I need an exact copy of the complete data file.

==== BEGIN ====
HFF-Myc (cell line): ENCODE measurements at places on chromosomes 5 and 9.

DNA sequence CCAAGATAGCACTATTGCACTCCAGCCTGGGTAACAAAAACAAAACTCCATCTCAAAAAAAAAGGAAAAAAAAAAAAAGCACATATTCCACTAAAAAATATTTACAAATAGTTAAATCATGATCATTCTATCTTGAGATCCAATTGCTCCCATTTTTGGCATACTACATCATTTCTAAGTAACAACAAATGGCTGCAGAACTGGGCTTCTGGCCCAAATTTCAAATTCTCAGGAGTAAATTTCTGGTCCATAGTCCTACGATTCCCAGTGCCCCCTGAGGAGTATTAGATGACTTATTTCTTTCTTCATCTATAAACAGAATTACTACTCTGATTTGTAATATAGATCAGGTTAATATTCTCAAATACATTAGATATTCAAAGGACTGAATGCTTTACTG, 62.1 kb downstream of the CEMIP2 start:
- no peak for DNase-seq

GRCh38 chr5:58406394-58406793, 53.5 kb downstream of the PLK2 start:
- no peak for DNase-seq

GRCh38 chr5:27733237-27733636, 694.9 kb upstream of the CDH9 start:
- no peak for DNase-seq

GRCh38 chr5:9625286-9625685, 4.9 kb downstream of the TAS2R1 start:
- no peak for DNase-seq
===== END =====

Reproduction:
HFF-Myc (cell line): ENCODE measurements at places on chromosomes 5 and 9.

DNA sequence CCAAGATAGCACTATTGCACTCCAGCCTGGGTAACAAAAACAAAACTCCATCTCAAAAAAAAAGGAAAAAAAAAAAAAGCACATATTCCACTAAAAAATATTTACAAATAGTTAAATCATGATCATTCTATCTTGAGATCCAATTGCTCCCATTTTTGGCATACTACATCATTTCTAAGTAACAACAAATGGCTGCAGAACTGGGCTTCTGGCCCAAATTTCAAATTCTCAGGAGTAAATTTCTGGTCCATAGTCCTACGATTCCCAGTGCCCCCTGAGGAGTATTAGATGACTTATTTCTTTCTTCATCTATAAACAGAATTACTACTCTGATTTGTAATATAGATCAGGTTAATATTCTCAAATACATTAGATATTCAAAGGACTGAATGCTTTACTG, 62.1 kb downstream of the CEMIP2 start:
- no peak for DNase-seq

GRCh38 chr5:58406394-58406793, 53.5 kb downstream of the PLK2 start:
- no peak for DNase-seq

GRCh38 chr5:27733237-27733636, 694.9 kb upstream of the CDH9 start:
- no peak for DNase-seq

GRCh38 chr5:9625286-9625685, 4.9 kb downstream of the TAS2R1 start:
- no peak for DNase-seq